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No Grounds For Improper Intervention Of The State In Religious Affairs

The Madras High Court recently issued a directive to the Tamil Nadu Hindu Religious and Charitable Endowments (HR & CE) department to hand over the administration of the Sengol Mutt to the 103rd head of the mutt. This order highlight the right exercised by the non-state authority in managing the religious affairs and holds the state authority accountable for undue interference.

Interpretations of the Act:

The Preamble of the HR & CE Act, 1959 highlights the purpose of the act to amend or consolidate the law relating to the administration of these institutions which is expedient to do so. The word 'expedient' refers to being convenient but immoral. This shows the importance of non-intervention of the state in administration of the institutions. Section 7 of the said act specifies the formation of the advisory committee to administer where the state can remove all the non-official members of the advisory committee only in the name of public interest.

What qualifies as public interest is not substantively said in the act but taking Article 25(2) of the Constitution which empowers the state to make laws relating to the religious affairs of the institutions for the welfare of the public and to make all sections within the Hindu population be inclusive in taking part in the occasions hosted by the institutions, it can be said that substantive welfare is the public interest.

Section 10 empowers the commissioner or any other appointed person to carry out the purposes of the act but requires the commissioner to be a person professing Hindu religion underlining the dominance of the religious character involved in administering both religious and secular functions.

No grounds for undue interference:

The court observed that the head of the religious institution has absolute right over the religious affairs without intervention by the state. The judgment by the SC in the landmark Shirur Mutt case should be viewed here. The court said that certain essential religious practices should be viewed as an intrinsic part of religion and the state cannot interfere on those in the name of secular functions. The Madras HC highlighted the intervention of the state in secular functions and the time limitations of those interventions.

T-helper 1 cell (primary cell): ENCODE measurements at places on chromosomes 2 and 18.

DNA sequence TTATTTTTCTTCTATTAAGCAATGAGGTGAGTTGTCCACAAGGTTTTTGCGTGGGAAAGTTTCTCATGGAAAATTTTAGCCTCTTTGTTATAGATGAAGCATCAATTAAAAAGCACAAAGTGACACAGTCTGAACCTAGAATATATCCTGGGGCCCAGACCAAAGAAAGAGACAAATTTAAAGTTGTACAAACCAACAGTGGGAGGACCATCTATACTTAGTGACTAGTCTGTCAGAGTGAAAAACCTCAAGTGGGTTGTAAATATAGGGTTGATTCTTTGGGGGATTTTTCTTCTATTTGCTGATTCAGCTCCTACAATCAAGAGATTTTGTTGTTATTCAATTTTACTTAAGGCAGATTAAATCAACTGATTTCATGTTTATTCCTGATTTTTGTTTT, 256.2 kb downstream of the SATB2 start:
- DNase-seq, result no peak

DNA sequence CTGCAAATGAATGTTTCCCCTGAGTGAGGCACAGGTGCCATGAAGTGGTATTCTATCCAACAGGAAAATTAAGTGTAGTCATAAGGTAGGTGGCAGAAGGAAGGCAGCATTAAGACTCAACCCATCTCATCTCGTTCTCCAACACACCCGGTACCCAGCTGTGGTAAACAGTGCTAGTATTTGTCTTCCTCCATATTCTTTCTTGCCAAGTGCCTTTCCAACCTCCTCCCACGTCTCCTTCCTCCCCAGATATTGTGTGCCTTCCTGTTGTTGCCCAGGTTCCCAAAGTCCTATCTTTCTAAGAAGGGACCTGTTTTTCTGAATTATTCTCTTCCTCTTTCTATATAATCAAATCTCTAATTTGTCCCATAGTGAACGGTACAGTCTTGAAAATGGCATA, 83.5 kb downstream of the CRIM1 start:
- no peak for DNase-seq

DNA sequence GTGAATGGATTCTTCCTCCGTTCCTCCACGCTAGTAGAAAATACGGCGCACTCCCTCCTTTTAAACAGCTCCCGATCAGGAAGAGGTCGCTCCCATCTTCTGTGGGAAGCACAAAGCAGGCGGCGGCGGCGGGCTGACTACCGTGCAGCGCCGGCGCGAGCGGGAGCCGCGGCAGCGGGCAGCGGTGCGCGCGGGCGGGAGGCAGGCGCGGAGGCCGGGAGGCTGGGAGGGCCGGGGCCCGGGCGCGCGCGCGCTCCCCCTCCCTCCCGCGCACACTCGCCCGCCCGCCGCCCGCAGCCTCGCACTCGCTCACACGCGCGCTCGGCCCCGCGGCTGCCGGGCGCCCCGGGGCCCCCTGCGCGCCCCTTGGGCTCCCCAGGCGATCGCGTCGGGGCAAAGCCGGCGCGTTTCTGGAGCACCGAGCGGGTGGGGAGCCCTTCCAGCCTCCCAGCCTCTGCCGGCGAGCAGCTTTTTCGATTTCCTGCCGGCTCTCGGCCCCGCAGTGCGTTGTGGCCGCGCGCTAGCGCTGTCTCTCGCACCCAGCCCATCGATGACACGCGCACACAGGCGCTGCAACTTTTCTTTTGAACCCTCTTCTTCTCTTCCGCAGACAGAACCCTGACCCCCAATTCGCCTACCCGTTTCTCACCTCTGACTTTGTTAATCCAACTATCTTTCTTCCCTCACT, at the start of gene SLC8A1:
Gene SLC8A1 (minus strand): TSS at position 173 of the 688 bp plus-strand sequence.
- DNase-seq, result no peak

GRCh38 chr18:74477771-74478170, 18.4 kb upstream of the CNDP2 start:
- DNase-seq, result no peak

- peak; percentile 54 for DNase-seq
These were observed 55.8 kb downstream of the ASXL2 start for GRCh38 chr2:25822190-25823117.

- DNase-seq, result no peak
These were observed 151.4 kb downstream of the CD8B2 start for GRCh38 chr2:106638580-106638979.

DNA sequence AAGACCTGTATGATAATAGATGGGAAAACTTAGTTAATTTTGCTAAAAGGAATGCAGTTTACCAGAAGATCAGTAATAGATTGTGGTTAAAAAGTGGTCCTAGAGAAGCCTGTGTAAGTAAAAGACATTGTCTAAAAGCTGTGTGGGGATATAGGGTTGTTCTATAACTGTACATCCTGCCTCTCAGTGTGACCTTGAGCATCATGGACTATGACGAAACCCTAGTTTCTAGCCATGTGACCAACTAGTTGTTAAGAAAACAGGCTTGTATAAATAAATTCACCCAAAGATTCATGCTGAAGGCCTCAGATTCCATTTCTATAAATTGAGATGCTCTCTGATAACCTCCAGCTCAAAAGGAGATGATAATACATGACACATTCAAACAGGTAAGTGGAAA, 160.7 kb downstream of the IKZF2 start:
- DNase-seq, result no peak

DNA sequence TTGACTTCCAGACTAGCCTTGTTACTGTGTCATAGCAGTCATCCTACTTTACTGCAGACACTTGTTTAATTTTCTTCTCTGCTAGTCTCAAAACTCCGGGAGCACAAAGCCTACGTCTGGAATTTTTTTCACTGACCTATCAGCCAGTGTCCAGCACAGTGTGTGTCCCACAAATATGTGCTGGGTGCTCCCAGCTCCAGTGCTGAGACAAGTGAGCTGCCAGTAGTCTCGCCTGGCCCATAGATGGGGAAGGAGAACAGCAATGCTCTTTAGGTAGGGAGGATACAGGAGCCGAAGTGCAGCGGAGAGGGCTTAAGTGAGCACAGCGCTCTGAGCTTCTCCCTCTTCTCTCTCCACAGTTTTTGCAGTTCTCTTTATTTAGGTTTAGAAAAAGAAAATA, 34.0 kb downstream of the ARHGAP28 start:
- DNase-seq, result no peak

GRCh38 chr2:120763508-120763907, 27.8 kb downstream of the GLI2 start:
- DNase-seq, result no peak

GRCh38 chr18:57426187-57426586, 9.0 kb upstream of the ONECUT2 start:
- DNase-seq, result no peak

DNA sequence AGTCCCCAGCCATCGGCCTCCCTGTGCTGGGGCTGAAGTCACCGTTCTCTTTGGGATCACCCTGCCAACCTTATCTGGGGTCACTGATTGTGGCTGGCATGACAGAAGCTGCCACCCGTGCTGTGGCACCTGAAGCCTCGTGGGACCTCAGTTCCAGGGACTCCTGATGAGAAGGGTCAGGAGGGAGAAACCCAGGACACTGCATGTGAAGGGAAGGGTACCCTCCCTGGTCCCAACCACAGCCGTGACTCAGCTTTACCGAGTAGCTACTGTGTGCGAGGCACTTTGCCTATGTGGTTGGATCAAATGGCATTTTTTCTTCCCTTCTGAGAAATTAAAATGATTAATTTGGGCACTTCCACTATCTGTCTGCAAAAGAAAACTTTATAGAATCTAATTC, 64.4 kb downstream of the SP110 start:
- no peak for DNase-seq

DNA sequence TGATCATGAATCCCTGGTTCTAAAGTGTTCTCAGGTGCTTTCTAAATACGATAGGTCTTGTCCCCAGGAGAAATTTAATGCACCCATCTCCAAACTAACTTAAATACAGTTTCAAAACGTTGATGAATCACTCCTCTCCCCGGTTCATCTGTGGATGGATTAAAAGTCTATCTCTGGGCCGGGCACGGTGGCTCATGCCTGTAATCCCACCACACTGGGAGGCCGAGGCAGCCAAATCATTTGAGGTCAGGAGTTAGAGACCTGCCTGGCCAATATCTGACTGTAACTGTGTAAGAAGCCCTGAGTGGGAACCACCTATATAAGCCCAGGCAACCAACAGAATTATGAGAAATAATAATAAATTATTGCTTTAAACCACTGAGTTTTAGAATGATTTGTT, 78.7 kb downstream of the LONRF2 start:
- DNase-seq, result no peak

In 1960, the HR & CE department formed the advisory committee to manage the institution citing the alleged concerns of alienation of the temple properties by the head. Article 26(d) empowers the religious dominations to have control over the moveable and immovable property of the institutions and the court in Shirur Mutt case observed that this article protects the mutt by giving the fundamental right to manage its endowments (properties).

So, this interference by the state authority since 1962 (after the expiry of the advisory committee) was without jurisdiction and clear violation of the act and fundamental rights since Section 65 of the said act empowers the commissioner to appoint a body to assist the administration but does not empower to appoint manager to manage day to day affairs.

Upholding Article 25, 26 and the SC judgment in The Commissioner, Hindu Religious Endowments, Madras v. Shirur Mutt. there is no ground for undue interference of the state in managing the religious institutions.

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